Thank you for your attention.
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Dreamer#1
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i agree with you

Post by Dreamer#1 » Sun Oct 12, 2003 4:33 pm

yes, I completely agree with you... thats the reason i'm not ready to consider it to be something that can really be considered as a trick rather its very unclear & confusing...

can you check something, is the value of gray region always constant for any value of t? i mean does the value of area of gray region change if i use two inners circles of different radius rather than calculating it considering that the two inner circlers are of same radius as we did to solve this problem... if the value is not constant then obviously the problem has its share of flaws...

thanks

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Post by mbakht » Sun Oct 12, 2003 4:34 pm

Hi,

When only t is given, there is no need to assume that r1 = r2. You can still get the area of gray area for any values of r1 and r2, provided you know t.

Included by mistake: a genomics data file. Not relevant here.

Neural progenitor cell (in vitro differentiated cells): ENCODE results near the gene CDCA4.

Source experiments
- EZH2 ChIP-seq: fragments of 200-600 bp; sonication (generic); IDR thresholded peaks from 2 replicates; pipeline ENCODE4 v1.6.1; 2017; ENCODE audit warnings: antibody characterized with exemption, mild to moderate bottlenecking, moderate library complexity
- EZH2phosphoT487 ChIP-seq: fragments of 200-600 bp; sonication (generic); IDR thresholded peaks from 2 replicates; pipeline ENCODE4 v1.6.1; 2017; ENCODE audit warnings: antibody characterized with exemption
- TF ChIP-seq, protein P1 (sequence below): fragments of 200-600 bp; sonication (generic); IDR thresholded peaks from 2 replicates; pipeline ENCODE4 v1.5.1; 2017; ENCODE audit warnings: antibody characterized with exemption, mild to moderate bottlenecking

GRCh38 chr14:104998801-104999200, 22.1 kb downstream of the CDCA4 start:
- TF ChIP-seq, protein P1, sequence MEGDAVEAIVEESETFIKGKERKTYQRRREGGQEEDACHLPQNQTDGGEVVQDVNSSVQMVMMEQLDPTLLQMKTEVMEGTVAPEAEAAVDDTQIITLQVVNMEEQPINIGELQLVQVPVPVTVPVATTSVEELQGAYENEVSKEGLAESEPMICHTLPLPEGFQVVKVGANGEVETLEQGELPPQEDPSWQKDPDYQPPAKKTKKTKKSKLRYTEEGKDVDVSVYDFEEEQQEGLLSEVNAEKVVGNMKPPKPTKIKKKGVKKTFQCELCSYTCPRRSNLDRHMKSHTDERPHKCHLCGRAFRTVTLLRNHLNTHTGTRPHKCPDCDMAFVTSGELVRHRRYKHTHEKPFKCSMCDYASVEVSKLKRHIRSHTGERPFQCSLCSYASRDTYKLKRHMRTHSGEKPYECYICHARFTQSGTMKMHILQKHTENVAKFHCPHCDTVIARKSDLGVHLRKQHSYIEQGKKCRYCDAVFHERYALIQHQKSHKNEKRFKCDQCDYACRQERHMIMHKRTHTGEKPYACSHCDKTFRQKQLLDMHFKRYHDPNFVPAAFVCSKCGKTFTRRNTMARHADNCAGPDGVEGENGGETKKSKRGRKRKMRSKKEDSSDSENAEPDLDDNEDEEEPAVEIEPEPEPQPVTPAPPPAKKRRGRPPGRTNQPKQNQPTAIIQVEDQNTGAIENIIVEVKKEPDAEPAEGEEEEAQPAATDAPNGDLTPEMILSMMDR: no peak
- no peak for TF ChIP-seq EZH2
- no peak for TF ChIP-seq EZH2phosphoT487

Let us consider the right angle triangle that half of the chord t forms with the center of the largest circle. For that right angle triangle,

(r1+r2)^2 = (r1-r2)^2 + (t/2)^2

=> 4*r1*r2 = (t/2)^2

Hope it helps.

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Post by subbu » Sun Oct 12, 2003 5:18 pm

Stupid me.. :evil:
I missed the statement that the three centers are collinear.:oops:


As it is ,the problem is perfectly alright and I look forward to more such
geometrical problems.
Last edited by subbu on Thu Oct 16, 2003 5:05 pm, edited 1 time in total.

Farid Ahmadov
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Post by Farid Ahmadov » Sun Oct 12, 2003 6:20 pm

I cannot agree with people who agree with problemsetter of this problem or judge who thinks that he is correct.

Picture 1:
Image

Picture 2:
Image

You see this two pictures. t is same in both of this pictures. And there are infinite circles that can be drawn with only given t. Is there something said about circles when only t is given? No.

And that is why I do consider this problem as a real confusing and not clear "problem".
Last edited by Farid Ahmadov on Sun Oct 12, 2003 8:48 pm, edited 1 time in total.
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Adrian Kuegel
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Post by Adrian Kuegel » Sun Oct 12, 2003 7:09 pm

To Farid: The circles that you have drawn are no good example. If I see it right, then the radius for bigger circle is here the sum of the radii of the two smaller circle. But here the formula of mbakht applies: